In order to determine whether NFFE National was properly allowed to intervene, we must first determine who is the incumbent exclusive representative. We find that Local 2050 is the incumbent exclusive representative, under the criteria established in Defense Commissary Agency, Defense Commissary Store, Fort Drum, New York, 50 FLRA 249, 252-53 (1995) (Fort Drum). In Fort Drum, the Authority found that a union qualifies as an incumbent "when it is the exclusive representative of all the employees in the unit sought by a petition, either in the unit covered by the petition or as part of a larger unit, only a portion of which is involved in the proceeding." 50 FLRA at 253. Local 2050 is the certified exclusive representative of all the employees in the unit affected by this petition.

Because it is the incumbent exclusive representative, Local 2050 was entitled to automatic intervention under section 2422.5(c), without regard to the 10-day filing requirement prescribed in section 2422.5(c).(8) As we find below, the trusteeship imposed by NFFE National on Local 2050 was properly presumed valid by the RD. Therefore, NFFE National, as trustee for Local 2050, likewise was not subject to the requirements of those sections.(9)

Accordingly, we reject EECO's arguments in this regard and find that the RD properly allowed NFFE National to intervene in this proceeding.

B. The Assistant Secretary Has Initial Jurisdiction to Determine the Validity of Trusteeships

Section 7120 of the Statute sets forth standards of conduct for labor organizations that have or are seeking recognition under the Statute to represent employees. Section 7120(c) requires such labor organizations to comply with trusteeship and election standards. Section 7120(d) requires the Assistant Secretary to prescribe such regulations as are necessary to carry out the purposes of the section.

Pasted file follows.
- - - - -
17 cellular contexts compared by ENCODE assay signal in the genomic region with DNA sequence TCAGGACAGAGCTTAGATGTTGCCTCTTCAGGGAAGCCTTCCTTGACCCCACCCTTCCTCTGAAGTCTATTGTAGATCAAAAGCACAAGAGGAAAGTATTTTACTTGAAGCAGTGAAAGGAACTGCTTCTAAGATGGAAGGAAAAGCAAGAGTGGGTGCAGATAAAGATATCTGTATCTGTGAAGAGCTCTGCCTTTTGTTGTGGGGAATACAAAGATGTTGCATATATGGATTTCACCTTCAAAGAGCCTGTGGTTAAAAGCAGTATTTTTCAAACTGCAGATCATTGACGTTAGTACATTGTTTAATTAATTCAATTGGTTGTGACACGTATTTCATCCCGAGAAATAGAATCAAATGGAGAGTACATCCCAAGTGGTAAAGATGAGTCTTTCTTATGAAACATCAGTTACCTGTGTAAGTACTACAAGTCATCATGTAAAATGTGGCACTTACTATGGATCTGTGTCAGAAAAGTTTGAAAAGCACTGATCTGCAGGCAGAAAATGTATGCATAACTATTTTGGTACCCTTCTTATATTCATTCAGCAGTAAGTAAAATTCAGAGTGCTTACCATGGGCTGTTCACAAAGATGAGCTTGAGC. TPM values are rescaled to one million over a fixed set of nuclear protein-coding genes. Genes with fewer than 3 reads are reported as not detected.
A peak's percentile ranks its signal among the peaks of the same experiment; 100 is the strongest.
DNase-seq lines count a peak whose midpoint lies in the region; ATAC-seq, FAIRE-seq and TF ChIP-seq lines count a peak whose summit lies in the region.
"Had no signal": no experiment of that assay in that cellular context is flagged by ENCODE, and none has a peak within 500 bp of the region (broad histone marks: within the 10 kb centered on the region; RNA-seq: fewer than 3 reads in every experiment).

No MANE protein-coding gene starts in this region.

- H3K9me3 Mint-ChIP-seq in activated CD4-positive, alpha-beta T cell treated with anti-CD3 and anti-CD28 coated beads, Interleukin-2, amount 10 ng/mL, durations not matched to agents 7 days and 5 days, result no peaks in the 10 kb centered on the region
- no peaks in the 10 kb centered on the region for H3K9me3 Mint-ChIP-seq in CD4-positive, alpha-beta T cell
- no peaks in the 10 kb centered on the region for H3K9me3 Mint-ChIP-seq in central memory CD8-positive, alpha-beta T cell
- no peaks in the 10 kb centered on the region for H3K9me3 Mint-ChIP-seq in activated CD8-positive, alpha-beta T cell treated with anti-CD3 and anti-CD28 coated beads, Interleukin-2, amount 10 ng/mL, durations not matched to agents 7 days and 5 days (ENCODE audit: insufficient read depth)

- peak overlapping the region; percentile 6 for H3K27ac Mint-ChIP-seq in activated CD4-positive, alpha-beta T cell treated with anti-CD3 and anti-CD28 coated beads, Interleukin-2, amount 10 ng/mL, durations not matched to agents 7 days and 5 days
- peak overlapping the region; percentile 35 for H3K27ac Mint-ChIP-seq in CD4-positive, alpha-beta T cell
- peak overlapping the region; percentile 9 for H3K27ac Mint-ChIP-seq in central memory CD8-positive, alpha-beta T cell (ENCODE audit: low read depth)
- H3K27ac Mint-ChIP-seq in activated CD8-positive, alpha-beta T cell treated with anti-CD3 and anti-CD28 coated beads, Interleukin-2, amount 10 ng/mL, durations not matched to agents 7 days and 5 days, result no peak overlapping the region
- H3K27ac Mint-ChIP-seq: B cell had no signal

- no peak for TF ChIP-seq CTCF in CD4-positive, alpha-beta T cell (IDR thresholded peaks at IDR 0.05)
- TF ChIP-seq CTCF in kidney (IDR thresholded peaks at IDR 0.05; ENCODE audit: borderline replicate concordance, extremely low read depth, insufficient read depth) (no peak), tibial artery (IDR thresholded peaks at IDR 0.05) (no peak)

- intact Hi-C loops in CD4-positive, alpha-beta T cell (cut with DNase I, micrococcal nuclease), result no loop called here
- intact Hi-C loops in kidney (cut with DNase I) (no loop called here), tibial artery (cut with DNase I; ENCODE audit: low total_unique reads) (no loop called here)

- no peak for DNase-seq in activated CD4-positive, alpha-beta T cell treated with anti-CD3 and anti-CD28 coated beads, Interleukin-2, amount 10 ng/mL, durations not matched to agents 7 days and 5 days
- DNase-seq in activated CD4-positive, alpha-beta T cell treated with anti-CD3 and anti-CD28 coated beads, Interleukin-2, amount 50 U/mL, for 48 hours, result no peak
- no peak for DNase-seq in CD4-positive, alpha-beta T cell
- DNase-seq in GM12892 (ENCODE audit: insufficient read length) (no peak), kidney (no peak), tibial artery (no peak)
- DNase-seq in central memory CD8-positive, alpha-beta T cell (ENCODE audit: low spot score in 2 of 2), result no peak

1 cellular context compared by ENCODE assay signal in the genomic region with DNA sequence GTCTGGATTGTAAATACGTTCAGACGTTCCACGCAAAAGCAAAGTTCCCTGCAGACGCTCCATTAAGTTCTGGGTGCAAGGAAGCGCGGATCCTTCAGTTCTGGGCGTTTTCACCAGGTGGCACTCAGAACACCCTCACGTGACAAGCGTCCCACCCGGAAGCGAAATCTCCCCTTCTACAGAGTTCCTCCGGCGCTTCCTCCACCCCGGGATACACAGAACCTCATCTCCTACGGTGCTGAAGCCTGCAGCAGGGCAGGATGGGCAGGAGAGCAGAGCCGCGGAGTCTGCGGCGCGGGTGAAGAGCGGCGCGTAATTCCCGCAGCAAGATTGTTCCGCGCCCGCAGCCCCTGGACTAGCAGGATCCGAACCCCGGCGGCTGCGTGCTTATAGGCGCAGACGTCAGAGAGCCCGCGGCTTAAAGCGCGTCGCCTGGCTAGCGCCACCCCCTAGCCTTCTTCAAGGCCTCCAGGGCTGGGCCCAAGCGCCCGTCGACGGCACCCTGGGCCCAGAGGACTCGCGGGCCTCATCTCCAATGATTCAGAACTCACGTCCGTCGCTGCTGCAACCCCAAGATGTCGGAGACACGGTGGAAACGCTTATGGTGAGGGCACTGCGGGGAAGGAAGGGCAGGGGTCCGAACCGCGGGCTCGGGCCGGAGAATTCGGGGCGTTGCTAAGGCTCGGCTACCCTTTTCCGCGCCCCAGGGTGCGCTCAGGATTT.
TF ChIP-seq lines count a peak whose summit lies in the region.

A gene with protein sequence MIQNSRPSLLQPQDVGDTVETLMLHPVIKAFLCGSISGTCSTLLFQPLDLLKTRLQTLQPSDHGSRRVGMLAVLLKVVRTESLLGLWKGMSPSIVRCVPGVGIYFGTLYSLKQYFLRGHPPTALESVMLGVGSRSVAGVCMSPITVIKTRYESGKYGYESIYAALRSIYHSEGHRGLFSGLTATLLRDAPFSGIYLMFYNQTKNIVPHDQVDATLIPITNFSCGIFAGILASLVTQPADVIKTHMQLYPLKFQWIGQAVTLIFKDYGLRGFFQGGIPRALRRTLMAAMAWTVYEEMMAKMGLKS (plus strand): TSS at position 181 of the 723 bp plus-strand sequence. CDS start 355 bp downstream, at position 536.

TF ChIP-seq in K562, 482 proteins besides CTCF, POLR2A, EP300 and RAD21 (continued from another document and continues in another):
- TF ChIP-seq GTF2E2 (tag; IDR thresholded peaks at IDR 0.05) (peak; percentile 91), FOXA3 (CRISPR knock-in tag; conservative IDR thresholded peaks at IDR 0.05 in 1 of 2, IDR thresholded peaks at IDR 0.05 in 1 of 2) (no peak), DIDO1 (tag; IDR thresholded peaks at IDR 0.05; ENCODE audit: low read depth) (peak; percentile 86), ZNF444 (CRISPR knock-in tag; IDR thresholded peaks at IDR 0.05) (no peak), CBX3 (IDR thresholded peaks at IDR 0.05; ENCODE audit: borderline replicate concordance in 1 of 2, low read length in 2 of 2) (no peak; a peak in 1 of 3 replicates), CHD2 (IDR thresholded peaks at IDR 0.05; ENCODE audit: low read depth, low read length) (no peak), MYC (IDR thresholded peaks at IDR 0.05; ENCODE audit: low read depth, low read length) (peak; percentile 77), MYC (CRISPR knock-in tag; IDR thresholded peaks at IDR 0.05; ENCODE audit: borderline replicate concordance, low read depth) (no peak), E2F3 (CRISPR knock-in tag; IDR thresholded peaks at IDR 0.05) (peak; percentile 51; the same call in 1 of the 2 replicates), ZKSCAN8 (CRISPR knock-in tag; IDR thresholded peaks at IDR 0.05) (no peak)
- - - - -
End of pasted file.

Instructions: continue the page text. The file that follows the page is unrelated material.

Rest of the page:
The portions of the Assistant Secretary's implementing regulations dealing with trusteeships are found at 29 C.F.R. § 458.26-28.(10) Section 458.26 sets forth the allowable purposes of a trusteeship. Section 458.28 provides that, when a trusteeship is established by a labor organization in conformity with the procedural requirements of its constitution and bylaws, including authorization or ratification after a fair hearing, the trusteeship shall be presumed valid for a period of 18 months from the date of its establishment.

Section 7120(d) provides that complaints of violations of section 7120 must be filed with the Assistant Secretary, who may require the labor organization to cease and desist from violations of section 7120 and to take such actions as the Assistant Secretary considers appropriate. If the required remedial action is not taken, the Assistant Secretary "shall refer the matter to the [FLRA] for appropriate action." 29 C.F.R. § 458.92.

As reflected in the Assistant Secretary's regulations, the standards of conduct provisions in section 7120 of the Statute include trusteeship matters. See 29 C.F.R. § 458.26-28. In AFGE v. FLRA, 834 F.2d 174 (D.C. Cir. 1987), the D.C. Circuit addressed whether the Assistant Secretary of Labor has exclusive jurisdiction with respect to matters under section 7120 of the Statute. The court cited legislative history noting that section 7120 provides for the concurrent jurisdiction of the Assistant Secretary and the Authority, "except for decisions relating to alleged violations of the standards of conduct for labor organizations." Id. at 177-78 n.9. The court pointed to legislative history stating that "[t]he initial jurisdiction to decide alleged violations of the standards of conduct for labor organizations will be retained by the Assistant Secretary" and found that, "in its specific discussion of section 7120(d), the Senate envisioned" limiting the Authority's role to "'review[ing] the Assistant Secretary standards of conduct decisions . . . .'"  Id. (11) We agree with the court's construction of section 7120 and, accordingly, find that the Assistant Secretary, not an RD, has initial jurisdiction to determine the validity of trusteeships, and that the Authority's role is limited to reviewing a decision by the Assistant Secretary.